If a footballer who earns a somewhere north of a quarter of a million pounds a week can get into a complete strop over his employer’s failure to wish him a happy 31st birthday, imagine the damage such an insult could do to a mere mortal.
Yaya Toure was so upset by Manchester City’s snubbing of his special day that he was weighing up his footballing future – admittedly a slight overreaction, but it shows how important birthdays can be to some people.
For the first half of your life, it’s an excuse to get out with the lads and give it a good lash – but for the second half, it’s a day you’d prefer to forget on the basis that it’s another page torn from an ever dwindling book.
When you’re ten, you cannot sleep with the excitement of wondering if the postman will bring birthday cards – a euphemism, of course, for money – to mark your special day.
Then there’s turning 18 and perhaps 21 – the only difference between the two is that all your little old aunties turn up at your coming of age and you have to entertain them for an hour before you can get stuck into it with your mates.
But after that, as you grow older – and in this scenario, 31 qualifies as old – you tend to settle for a cup of tea and a smile; perhaps a hand-drawn card on a folded A4 sheet, with a picture that depicts you as a stick insect super hero.
You certainly won’t quit your job over it – although some companies, unlike Manchester City, won’t take that chance.
I once worked for a newspaper that automatically sent every employee a birthday card on their special day – and while it was nice that accounts remembered, this often proved more hassle than it was worth.
Because despite what Yaya might feel, there are many who’d prefer their birthday passed by quietly and without public attention – but when a card is left on your desk before you come in, your cover is well and truly blown.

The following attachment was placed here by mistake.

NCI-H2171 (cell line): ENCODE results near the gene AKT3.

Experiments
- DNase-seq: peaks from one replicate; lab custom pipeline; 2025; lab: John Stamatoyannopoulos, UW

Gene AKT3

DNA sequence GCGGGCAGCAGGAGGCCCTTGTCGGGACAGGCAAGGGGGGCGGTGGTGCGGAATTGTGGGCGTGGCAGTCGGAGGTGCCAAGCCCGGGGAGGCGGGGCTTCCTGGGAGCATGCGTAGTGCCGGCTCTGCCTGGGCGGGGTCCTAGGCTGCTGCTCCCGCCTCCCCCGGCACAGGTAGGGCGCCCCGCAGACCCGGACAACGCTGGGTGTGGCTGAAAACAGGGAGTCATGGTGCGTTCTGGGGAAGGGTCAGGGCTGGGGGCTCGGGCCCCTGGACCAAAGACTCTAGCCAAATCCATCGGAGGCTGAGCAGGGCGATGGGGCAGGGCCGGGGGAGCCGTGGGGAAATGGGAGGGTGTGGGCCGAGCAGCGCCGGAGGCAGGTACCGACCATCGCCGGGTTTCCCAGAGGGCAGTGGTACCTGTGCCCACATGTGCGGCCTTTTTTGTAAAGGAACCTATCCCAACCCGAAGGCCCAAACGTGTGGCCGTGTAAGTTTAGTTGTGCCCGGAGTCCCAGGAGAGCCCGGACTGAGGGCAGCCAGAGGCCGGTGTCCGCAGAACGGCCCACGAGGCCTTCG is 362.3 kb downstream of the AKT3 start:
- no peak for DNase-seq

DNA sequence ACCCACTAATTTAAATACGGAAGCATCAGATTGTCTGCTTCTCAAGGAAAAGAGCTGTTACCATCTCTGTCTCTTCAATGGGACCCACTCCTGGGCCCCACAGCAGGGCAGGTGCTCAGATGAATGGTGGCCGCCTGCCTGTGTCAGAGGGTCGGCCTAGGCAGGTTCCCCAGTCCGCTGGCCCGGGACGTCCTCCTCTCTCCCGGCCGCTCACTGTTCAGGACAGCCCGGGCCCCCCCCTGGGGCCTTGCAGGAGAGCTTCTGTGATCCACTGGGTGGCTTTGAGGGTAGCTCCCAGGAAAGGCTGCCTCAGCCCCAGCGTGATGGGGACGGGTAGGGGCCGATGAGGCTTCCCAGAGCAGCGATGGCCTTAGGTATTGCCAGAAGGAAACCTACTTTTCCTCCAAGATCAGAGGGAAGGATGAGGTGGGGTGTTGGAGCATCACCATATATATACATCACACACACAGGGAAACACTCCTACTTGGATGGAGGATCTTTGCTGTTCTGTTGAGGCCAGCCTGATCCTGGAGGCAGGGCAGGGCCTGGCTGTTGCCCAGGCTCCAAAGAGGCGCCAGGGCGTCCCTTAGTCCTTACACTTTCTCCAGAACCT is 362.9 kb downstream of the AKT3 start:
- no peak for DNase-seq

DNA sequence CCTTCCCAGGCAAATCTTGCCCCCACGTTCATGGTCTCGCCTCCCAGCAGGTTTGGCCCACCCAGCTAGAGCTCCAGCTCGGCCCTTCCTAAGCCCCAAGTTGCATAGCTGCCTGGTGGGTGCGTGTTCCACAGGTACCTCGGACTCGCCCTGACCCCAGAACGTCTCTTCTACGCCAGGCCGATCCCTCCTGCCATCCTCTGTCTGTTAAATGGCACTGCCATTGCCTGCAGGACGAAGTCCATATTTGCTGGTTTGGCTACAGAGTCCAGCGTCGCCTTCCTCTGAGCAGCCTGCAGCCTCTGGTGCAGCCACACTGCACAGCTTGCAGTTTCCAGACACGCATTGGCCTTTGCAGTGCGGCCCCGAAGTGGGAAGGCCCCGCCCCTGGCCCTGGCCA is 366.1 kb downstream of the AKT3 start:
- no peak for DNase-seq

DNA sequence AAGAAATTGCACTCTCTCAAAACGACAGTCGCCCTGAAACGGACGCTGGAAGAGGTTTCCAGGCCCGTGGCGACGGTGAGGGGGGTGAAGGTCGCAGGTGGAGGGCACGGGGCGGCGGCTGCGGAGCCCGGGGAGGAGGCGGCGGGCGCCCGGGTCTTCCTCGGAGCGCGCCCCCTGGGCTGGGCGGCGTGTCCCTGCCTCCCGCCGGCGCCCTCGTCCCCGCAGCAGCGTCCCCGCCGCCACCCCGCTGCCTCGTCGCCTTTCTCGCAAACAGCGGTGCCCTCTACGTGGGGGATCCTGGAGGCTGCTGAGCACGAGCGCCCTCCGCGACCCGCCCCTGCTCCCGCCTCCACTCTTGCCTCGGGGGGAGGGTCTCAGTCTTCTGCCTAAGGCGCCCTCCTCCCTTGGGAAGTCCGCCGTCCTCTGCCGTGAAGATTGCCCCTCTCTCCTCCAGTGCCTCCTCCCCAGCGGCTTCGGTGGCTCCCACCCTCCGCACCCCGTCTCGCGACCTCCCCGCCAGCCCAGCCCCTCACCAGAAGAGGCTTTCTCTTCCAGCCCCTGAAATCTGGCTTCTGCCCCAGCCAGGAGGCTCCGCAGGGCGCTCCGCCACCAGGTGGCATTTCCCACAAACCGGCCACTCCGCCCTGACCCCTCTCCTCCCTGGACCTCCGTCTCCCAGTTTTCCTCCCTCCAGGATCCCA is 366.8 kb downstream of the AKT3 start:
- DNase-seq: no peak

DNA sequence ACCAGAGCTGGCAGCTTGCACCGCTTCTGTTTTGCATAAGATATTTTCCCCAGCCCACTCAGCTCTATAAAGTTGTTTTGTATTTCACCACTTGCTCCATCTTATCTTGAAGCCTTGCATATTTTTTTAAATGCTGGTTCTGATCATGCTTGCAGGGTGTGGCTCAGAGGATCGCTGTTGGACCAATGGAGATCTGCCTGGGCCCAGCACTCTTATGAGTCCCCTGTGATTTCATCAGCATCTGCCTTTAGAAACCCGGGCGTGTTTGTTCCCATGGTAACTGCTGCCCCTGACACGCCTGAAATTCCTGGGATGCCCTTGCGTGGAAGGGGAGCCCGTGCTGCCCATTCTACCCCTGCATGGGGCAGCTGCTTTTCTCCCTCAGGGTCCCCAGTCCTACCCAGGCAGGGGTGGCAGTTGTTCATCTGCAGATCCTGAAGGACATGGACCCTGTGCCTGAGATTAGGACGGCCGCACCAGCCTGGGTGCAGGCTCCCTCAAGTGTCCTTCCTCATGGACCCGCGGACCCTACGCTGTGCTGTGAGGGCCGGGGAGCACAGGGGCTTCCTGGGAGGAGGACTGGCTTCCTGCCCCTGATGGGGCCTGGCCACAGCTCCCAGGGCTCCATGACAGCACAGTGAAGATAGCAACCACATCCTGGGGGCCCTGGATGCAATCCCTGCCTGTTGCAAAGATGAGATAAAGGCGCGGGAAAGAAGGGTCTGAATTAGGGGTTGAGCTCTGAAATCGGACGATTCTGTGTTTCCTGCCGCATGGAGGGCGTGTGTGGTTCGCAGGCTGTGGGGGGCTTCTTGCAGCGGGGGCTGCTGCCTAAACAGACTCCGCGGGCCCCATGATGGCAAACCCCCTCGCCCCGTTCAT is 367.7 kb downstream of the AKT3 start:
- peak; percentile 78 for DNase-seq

And the knock-on from this is also bad news – your colleagues have a good excuse for buying you nothing because they only just found out when they saw the card….but they’d be delighted to join you for a drink later, once you’re the one paying for it.
So the card that you know was signed in advance ended up costing you money on a day when you might have had a reasonable expectation of being the recipient of goodwill and Guinness.
Yaya, of course, could buy the bar and still have change from his week’s wages – but that doesn’t seem to be the point.
It was a matter of principle that annoyed him – his Arab bosses didn’t care enough to wish their superstar midfielder all the best for his big day, which fell during City’s post-season tour of Abu Dhabi.
Just what he was talking about soon because something of a mystery in itself after a video surfaced of Toure being presented with a birthday cake by the club, which also tweeted a birthday message at the time.
But it would appear that the multi-millionaire wasn’t angling for a mere card and a cake at his work station – he’d seen other clubs do so much more than that.
“He got a cake but when it was (Brazilian full-back) Roberto Carlos’ birthday, the president of Anzhi (Makhachkala) gave him a Bugatti,” said Toure’s representative Dimitry Seluk.
“It’s not a question of money or contract, believe me. He has everything he needs. For Yaya what is the most important thing is human relationships,” explained Dimitry. “We’ve not asked any money, we don’t ask any presents. We’re only talking about attention.”